10 Family movies with robots you might have misseD (Podcast E20)
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Ah, long holiday weekends. Time for PG-13 (or lower) robot movies that you can put on and try to please everyone, from the grandparents, aunts and uncles, to the kiddos. The challenge is you can only watch Wall*E so many times. Short Circuit and I, Robot may be ones that the grandparents can’t handle again. Robots (2005) and Big Hero 6 are definitely more for the kids. Metropolis is very adult and the new Korean movie Space Sweepers is rated R (but it's not disturbing like Squid Games).
Here are 10 family movies that you may have missed or forgotten about, plus there’s a little bit of robotics science that might help spark the kids into a STEM career.
Finch. PG-13 Did you know that “That Movie about how after the end of the world, the one where Tom Hanks builds a robot to take care of his dog after he dies” finally was released? Everyone loves Tom Hanks. Everyone loves dogs. You like robots. What could go wrong with this for a family movie? Well, the movie is … boring. Be prepared for the parents to snore and the kids squirm until they are banished from the couch while you watch this as you clean up the detritus of holiday dinner. But if someone is still awake, you can talk about robot design and learning with them- see the topics page.
The Iron Giant. PG It's the animated cult classic of a boy who finds an alien robot. The robot may or may not be predisposed to blow up the world After all, it was written during the Cold War by Ted Hughes- Mr. Sylvia Plath to literary types- and the assumption was that we could blow ourselves up on our own, thank you very much. It was Brad Bird’s first movie– Brad Bird is the person who would go on and give us The Incredibles and Ratatouille. you can talk about robot ethics- especially whether a robot would be pre-programmed with ethics (deontology), learn ethics by observing others (virtue ethics), or brute force reasons about consequences (consequentialism)- see more about ethics in my book Learn AI and Human-Robot Interaction Through Asimov’s I, Robot Stories.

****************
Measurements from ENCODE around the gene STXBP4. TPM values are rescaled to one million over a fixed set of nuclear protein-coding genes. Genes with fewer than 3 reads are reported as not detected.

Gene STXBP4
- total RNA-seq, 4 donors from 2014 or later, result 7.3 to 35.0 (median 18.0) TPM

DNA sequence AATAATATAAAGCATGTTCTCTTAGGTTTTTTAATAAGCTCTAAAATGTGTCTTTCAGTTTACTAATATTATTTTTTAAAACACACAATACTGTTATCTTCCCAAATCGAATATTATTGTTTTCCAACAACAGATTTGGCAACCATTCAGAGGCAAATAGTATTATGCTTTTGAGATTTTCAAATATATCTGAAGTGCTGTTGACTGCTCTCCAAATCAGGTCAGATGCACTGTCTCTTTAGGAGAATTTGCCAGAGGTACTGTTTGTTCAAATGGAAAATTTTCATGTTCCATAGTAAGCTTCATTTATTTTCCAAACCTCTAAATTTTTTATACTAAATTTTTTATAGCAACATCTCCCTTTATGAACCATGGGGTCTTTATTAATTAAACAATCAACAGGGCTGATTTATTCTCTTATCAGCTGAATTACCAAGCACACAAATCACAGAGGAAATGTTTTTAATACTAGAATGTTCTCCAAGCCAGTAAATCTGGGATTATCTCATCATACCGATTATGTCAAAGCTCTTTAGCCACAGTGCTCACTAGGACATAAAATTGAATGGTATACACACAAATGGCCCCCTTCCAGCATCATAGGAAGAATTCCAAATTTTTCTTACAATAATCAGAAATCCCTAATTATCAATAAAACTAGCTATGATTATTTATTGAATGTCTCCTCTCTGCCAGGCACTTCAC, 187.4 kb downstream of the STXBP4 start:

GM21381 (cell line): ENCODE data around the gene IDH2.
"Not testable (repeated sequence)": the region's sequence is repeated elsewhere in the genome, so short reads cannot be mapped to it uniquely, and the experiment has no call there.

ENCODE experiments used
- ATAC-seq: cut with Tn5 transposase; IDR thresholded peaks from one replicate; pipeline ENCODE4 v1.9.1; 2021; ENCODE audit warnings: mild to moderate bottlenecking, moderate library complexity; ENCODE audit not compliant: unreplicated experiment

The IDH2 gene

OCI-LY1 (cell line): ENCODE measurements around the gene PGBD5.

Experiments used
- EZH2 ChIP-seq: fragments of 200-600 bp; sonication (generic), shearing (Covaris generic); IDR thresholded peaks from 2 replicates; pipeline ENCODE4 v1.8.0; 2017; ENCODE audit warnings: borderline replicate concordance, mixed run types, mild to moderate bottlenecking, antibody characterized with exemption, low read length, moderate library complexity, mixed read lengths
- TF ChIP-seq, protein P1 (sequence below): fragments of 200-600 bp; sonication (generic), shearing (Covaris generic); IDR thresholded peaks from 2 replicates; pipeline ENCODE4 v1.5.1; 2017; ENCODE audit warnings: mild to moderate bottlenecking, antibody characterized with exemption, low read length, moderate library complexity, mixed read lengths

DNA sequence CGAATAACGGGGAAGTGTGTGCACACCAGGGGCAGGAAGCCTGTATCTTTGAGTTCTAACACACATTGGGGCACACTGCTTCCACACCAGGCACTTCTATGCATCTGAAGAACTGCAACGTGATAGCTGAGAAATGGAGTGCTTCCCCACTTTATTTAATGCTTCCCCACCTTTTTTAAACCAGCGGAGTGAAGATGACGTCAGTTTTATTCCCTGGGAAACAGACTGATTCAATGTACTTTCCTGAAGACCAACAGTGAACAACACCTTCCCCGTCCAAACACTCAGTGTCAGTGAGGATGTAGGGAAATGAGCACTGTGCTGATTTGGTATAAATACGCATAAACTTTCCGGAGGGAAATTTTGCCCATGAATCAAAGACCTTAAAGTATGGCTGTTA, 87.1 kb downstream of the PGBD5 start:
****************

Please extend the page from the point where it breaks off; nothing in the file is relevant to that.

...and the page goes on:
Westworld 1973 PG. The movie which started the franchise is a family-friendly movie, very different from the HBO series. (Yeah, the PG rating is a spoiler alert as to just how different they are.) Despite its age, it is remarkably accurate as to how robots work and the intense behind-the-scenes effort it takes to keep them running. Yul Brenner is iconic as The Man in Black. See the detailed review for more about how it really reflects robotics, including computer vision.